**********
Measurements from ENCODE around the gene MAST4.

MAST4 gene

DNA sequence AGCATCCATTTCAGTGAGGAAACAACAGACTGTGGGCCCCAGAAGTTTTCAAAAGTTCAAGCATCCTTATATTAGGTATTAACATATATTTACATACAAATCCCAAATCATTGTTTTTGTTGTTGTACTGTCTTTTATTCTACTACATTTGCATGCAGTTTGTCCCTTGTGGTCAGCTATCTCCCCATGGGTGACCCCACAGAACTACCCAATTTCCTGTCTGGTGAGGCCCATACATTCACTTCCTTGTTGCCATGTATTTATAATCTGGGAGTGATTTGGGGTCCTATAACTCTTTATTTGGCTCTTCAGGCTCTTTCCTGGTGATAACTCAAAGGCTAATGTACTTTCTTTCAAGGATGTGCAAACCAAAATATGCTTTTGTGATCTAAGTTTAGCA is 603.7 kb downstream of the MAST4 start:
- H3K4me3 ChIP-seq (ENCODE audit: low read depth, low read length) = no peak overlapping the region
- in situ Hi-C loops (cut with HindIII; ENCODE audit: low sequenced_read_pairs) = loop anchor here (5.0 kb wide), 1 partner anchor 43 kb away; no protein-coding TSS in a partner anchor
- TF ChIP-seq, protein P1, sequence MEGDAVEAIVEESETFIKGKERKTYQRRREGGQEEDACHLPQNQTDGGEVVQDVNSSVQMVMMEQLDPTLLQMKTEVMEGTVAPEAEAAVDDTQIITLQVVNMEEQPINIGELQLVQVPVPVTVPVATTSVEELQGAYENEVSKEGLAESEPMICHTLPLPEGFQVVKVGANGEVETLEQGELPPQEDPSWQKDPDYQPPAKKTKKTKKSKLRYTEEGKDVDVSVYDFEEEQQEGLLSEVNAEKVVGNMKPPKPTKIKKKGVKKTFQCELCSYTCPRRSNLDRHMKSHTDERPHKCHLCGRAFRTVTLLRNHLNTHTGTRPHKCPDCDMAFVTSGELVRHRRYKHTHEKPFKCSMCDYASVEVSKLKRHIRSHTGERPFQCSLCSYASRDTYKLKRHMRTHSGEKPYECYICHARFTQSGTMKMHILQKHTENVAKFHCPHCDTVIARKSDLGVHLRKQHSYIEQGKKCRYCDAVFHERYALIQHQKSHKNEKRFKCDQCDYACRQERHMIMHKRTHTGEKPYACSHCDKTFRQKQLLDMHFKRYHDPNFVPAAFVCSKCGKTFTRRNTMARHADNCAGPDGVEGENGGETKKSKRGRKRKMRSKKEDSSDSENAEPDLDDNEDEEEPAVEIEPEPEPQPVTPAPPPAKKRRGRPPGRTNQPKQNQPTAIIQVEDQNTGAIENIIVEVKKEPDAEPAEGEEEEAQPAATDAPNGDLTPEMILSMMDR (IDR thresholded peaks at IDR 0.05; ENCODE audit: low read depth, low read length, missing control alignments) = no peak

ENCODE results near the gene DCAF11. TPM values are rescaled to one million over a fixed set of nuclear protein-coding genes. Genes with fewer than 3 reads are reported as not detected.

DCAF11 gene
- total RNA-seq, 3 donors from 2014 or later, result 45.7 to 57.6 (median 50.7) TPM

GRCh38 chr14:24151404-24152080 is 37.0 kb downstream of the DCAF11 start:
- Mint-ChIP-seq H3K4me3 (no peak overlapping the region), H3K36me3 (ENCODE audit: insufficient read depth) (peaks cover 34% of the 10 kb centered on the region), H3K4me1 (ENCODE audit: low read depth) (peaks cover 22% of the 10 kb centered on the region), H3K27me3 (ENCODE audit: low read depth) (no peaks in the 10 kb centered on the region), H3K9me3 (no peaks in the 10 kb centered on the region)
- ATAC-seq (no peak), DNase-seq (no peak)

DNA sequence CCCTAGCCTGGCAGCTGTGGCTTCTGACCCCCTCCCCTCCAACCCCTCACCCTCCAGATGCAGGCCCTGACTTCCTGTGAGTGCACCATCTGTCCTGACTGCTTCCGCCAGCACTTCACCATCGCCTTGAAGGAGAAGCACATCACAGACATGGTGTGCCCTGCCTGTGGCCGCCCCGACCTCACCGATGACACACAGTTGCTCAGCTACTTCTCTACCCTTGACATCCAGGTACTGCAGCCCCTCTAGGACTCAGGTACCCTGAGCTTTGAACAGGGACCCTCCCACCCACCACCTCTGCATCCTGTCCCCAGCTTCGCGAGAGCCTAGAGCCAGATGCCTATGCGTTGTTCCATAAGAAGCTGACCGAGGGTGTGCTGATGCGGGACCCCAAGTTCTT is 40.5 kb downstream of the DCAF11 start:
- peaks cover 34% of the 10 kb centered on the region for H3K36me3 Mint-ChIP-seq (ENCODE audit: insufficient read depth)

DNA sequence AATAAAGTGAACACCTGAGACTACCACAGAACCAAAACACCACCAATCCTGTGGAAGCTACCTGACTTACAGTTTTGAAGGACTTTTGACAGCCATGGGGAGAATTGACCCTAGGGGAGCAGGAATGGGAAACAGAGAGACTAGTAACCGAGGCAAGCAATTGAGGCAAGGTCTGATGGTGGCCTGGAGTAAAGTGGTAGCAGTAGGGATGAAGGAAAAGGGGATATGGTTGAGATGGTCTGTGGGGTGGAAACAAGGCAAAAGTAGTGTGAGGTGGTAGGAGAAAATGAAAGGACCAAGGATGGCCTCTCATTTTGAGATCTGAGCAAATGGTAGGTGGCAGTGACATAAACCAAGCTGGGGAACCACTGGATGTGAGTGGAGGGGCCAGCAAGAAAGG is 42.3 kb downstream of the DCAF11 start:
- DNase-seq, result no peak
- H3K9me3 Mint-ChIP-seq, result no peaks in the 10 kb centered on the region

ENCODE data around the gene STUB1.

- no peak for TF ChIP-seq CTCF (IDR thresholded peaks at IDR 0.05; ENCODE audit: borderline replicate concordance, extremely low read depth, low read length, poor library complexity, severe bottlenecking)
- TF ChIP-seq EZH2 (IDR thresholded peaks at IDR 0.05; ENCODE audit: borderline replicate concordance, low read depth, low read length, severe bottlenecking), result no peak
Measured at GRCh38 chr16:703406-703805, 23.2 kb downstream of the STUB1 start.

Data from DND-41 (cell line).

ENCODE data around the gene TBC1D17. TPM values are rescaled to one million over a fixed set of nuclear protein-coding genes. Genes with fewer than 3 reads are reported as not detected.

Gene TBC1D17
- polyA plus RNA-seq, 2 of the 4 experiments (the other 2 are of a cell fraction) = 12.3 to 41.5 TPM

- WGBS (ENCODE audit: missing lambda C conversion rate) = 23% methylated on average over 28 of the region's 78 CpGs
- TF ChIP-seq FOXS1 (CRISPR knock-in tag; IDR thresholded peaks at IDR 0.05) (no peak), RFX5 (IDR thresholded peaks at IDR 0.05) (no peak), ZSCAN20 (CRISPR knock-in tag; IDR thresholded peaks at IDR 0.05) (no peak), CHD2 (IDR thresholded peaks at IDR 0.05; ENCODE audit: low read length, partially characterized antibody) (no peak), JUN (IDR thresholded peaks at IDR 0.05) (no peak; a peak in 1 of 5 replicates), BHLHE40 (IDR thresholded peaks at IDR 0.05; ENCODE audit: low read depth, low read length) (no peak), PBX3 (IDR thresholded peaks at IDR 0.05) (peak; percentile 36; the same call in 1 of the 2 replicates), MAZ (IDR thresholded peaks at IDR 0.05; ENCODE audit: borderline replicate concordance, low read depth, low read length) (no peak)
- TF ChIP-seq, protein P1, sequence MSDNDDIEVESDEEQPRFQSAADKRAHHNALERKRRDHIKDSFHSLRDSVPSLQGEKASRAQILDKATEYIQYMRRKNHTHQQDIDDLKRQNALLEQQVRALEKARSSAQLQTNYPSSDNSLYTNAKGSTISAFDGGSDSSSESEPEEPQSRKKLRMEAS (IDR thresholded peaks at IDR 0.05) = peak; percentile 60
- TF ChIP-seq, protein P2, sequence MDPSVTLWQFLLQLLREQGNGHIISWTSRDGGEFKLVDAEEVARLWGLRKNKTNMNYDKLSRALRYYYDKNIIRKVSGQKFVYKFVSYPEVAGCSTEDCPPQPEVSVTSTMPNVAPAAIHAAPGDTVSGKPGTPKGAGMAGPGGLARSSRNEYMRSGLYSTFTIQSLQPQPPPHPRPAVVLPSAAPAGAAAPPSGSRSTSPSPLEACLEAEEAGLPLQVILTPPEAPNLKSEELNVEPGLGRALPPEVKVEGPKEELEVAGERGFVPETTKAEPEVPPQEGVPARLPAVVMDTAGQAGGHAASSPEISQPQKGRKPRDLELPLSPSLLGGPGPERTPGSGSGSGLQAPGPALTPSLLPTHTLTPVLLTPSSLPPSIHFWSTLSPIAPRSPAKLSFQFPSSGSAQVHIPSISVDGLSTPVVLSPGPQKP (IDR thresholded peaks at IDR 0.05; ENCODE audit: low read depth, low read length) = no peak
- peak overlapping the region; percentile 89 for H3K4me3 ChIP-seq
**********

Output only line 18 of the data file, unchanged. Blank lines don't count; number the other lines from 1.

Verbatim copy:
ENCODE data around the gene STUB1.